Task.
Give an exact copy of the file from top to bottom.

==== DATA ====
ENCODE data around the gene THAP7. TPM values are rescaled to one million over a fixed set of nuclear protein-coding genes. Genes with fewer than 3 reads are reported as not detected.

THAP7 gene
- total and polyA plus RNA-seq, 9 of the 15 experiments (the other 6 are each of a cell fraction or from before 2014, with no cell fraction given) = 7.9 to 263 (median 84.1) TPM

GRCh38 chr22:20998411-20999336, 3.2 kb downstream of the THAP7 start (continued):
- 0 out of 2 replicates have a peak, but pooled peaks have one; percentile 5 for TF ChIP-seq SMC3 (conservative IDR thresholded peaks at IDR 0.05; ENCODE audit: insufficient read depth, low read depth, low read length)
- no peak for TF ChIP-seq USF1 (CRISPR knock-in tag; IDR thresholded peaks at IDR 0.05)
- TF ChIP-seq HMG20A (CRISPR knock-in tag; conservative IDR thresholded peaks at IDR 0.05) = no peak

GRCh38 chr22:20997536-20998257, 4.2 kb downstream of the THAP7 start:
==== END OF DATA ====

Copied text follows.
ENCODE data around the gene THAP7. TPM values are rescaled to one million over a fixed set of nuclear protein-coding genes. Genes with fewer than 3 reads are reported as not detected.

THAP7 gene
- total and polyA plus RNA-seq, 9 of the 15 experiments (the other 6 are each of a cell fraction or from before 2014, with no cell fraction given) = 7.9 to 263 (median 84.1) TPM

GRCh38 chr22:20998411-20999336, 3.2 kb downstream of the THAP7 start (continued):
- 0 out of 2 replicates have a peak, but pooled peaks have one; percentile 5 for TF ChIP-seq SMC3 (conservative IDR thresholded peaks at IDR 0.05; ENCODE audit: insufficient read depth, low read depth, low read length)
- no peak for TF ChIP-seq USF1 (CRISPR knock-in tag; IDR thresholded peaks at IDR 0.05)
- TF ChIP-seq HMG20A (CRISPR knock-in tag; conservative IDR thresholded peaks at IDR 0.05) = no peak

GRCh38 chr22:20997536-20998257, 4.2 kb downstream of the THAP7 start: